Two out of three restaurants at my hotel in Mexico City are Japanese. This fact is rather more significant than how it impinges on my dining options: why Japanese, why here? Because there are Japanese companies and Japanese people and it makes sense for there to be sushi. A good number of these immigrants to Mexico (a turn up for the books) are connected in some way to the automotive industry. Honda, Nissan and Mazda have all moved in over the last few decades, in a bid to take a bigger bite of export markets such as the US; in fact, each has opened a new plant within the past year or so.
While I’d love to do the same at the hotel (move in, not open a plant), the final stage of my two-week North America tour took me on a one-hour flight north-west to Salamanca, in Guanajuato, where it’s hot enough to fry fish on the tarmac, should you prefer it cooked. Not that there is much tarmac, as the place seems quite underdeveloped. I say this because there are goats and cactuses at the side of the road, people farming by hand in the fields, and men dressed as cowboys who are not on their way to a fancy dress party. But that’s the older generation. The youngsters are finding work elsewhere: at the car plants.
Mazda’s $770m factory at Salamanca is its only production location in North America, and when running at full capacity of 250,000 units per year from early 2016, will raise the OEM’s overseas production from 30% to 50%. As Kieshi Egawa, president and CEO of Mazda de Mexico Vehicle Operation, explained to me when I visited, its establishment in 2014 required a massive recruitment programme in a region where there was no real history of manufacturing and farm hands had to be transformed into line workers. The lack of a pre-existing skilled workforce might be considered a drawback when launching a new operation, but Egawa pointed out the benefits: an abundance of youthful, trainable workers with potential for lengthy service.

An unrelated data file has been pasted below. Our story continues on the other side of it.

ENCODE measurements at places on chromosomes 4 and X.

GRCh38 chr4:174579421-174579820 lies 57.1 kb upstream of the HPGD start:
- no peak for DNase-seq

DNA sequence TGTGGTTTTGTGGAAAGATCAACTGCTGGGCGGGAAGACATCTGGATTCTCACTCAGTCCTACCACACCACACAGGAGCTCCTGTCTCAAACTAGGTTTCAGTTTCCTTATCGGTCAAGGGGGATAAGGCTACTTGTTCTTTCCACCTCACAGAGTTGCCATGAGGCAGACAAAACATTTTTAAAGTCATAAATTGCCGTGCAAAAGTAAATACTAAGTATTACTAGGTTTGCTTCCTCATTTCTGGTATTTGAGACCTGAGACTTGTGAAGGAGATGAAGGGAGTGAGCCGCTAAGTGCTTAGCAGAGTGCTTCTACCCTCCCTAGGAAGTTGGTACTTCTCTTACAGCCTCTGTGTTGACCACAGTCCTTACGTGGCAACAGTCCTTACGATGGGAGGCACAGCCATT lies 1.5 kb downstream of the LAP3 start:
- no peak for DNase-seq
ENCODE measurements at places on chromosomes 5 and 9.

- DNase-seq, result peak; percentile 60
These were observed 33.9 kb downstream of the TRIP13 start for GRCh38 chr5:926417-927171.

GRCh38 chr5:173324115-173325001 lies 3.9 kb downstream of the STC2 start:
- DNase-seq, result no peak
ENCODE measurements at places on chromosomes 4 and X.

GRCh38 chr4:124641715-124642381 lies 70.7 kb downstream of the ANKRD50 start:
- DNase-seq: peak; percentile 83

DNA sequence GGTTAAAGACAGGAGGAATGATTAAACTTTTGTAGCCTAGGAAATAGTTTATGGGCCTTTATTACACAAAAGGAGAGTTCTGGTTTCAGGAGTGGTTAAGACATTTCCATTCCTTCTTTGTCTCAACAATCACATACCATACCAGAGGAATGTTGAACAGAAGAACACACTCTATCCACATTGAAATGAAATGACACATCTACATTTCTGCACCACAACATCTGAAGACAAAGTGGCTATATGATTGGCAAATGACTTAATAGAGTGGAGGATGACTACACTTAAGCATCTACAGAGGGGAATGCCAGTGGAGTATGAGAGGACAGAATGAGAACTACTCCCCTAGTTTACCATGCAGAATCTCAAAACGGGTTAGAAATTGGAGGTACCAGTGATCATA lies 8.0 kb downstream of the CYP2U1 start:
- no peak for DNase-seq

Many of the 5,000 personnel at Mazda Salamanca are now employed in the bodyshop, where there are just 140 robots and the automation level is less than 50%, compared with nearly 100% at the OEM’s factories in Japan, where the robots make lunch as well as cars (probably). However, it is not a low-tech plant. Egawa told me that the stamping facility boasts the highest sheet-metal usage ratio anywhere in Mazda, at more than 60%, compared with about 50% in Japan.
One further advantage of the lower automation, said Egawa, is increased flexibility for future model changes, although he will not speculate on what those might be. The factory was designed for the Mazda2 and Mazda3, launching with the 3 in January and adding the 2 in September. Interestingly though, since last month, Mazda Salamanca has been producing a third model – for Toyota. This is the first such partnership between the two companies and enables Toyota vehicles similar to the Mazda models to be made locally while the OEM is in the process of building its own plant in Guanajuato, due to open in 2019.
For where there is one immigrant, there are usually more, as the US Border Patrol will tell you. Guanajuato is being promoted as a developing automotive manufacturing hub in an attempt to shift the focus of regional production from four legs to four wheels; Egawa told me the state government was “very aggressive” in its encouragement to Mazda to settle in the area. There were already suppliers in place, serving GM at Leon, but the Japanese influx of Mazda, Honda and Toyota (Nissan is in nearby Aguascalientes) is sure to increase that supplier base still further – as well as the number of sushi restaurants.